Many companies and municipalities are saddled with hundreds or thousands of hours of video and limited ways to turn it into usable data. Voxel51 offers a machine learning-based option that chews through video and labels it, not just with simple image recognition but with an understanding of motions and objects over time.
Annotating video is an important task for a lot of industries, the most well-known of which is certainly autonomous driving. But it’s also important in robotics, the service and retail industries, for police encounters (now that body cams are becoming commonplace) and so on.
It’s done in a variety of ways, from humans literally drawing boxes around objects every frame and writing what’s in it to more advanced approaches that automate much of the process, even running in real time. But the general rule with these is that they’re done frame by frame.
A single frame is great if you want to tell how many cars are in an image, or whether there’s a stop sign, or what a license plate reads. But what if you need to tell whether someone is walking or stepping out of the way? What about whether someone is waving or throwing a rock? Are people in a crowd going to the right or left, generally? This kind of thing is difficult to infer from a single frame, but looking at just two or three in succession makes it clear.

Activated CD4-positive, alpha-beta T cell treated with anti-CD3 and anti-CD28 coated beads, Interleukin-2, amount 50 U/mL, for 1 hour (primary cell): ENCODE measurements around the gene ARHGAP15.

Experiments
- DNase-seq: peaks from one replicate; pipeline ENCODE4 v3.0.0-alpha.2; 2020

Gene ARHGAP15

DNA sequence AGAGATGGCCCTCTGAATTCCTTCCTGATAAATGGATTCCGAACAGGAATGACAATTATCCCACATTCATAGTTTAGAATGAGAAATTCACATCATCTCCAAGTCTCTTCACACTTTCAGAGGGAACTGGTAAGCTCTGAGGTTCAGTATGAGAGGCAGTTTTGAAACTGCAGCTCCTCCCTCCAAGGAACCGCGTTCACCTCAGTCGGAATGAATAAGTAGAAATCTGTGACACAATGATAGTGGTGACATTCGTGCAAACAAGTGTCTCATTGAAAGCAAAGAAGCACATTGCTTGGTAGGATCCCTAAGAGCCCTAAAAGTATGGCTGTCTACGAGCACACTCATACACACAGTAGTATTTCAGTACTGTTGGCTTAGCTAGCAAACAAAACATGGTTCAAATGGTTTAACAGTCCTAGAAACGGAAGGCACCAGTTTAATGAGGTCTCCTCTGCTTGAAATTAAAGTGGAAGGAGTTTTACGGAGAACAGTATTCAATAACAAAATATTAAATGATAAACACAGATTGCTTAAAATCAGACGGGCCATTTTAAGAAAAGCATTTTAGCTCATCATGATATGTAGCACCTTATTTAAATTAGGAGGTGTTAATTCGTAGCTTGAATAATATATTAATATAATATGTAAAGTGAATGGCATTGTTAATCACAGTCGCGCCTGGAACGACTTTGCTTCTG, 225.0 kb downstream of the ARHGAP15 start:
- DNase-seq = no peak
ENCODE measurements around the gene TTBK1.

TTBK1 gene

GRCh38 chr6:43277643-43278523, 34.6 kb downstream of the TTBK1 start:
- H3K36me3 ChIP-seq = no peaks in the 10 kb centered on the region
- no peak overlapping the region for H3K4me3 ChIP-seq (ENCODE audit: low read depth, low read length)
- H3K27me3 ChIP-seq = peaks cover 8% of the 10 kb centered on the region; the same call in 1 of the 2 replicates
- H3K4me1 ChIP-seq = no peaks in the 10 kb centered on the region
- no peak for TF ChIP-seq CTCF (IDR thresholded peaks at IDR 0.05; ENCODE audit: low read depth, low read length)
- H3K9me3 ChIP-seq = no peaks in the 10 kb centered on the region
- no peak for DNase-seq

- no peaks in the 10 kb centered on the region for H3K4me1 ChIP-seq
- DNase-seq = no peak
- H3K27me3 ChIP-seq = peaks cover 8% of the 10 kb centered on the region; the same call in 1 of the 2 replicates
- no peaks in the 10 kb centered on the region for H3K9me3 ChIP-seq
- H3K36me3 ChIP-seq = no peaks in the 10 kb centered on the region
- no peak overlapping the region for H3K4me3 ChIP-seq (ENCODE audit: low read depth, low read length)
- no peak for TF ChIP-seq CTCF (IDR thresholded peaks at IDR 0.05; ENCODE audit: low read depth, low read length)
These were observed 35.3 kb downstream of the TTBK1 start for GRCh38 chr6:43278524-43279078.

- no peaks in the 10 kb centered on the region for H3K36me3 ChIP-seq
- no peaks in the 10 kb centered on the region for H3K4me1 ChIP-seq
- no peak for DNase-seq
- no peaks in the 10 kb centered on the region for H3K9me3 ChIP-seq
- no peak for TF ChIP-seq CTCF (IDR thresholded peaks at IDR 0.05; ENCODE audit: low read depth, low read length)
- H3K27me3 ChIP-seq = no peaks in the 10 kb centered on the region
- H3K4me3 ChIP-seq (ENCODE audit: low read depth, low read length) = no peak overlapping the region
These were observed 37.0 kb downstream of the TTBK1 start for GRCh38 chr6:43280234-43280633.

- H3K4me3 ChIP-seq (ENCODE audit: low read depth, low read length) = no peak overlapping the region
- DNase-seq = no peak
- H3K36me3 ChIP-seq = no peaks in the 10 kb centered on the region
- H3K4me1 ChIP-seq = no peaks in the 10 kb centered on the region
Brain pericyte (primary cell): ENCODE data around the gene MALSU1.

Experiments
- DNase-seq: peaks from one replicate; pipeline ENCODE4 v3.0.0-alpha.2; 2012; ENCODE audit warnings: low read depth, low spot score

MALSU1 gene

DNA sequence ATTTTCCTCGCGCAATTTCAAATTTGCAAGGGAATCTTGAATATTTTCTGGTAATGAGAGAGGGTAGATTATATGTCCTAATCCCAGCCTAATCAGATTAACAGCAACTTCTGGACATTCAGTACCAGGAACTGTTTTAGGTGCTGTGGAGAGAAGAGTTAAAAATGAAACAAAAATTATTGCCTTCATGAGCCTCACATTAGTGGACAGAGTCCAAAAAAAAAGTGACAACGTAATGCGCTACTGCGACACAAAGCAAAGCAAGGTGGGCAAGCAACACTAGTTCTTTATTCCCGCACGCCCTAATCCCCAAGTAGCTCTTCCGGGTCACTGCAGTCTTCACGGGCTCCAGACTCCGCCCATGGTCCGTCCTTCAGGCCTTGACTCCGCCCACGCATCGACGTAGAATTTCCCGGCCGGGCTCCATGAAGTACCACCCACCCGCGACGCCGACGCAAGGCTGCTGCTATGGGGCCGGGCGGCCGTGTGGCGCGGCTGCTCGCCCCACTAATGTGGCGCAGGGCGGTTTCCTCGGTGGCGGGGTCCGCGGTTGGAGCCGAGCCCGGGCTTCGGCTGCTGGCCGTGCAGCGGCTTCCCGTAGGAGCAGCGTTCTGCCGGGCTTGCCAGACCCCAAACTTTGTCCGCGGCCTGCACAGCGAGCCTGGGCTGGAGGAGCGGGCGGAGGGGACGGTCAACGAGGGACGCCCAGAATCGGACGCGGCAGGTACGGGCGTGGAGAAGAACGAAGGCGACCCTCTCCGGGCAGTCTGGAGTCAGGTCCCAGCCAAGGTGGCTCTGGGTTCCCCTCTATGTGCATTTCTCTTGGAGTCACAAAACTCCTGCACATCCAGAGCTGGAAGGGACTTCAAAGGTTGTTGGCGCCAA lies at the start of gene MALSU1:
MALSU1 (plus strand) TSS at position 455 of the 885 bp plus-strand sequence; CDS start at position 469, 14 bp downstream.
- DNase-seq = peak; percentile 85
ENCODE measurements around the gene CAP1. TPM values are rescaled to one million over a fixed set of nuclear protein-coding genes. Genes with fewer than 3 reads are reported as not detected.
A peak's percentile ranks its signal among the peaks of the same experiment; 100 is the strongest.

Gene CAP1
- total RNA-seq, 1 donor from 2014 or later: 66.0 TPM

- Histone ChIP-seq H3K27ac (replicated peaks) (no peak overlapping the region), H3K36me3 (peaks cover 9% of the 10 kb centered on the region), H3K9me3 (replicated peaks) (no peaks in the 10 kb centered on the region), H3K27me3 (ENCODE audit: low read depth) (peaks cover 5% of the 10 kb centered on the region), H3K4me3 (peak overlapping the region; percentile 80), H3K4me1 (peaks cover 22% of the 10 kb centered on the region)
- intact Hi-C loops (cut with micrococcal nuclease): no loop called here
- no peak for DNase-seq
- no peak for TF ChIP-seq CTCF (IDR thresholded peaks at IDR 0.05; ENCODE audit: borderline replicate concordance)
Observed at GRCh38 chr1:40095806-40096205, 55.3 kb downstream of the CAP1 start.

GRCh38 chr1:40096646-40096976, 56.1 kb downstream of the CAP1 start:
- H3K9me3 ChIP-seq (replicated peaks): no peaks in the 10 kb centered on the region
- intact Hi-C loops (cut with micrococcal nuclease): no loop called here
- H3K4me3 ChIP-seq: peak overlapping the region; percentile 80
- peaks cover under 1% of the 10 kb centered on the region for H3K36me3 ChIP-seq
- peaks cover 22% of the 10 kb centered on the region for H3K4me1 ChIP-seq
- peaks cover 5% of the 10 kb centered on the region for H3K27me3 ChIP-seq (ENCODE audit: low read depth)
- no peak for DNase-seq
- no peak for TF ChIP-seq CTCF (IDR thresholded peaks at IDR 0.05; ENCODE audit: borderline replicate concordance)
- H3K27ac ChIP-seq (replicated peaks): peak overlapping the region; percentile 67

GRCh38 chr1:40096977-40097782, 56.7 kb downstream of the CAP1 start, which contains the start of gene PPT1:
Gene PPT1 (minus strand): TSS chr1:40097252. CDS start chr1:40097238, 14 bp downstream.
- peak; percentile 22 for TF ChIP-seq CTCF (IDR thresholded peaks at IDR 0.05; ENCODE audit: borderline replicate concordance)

That fact is what startup Voxel51 is leveraging to take on the established competition in this space. Video-native algorithms can do some things that single-frame ones can’t, and where they do overlap, the former often does it better.
Voxel51 emerged from computer vision work done by its co-founders, CEO Jason Corso and CTO Brian Moore, at the University of Michigan. The latter took the former’s computer vision class and eventually the two found they shared a desire to take ideas out of the lab.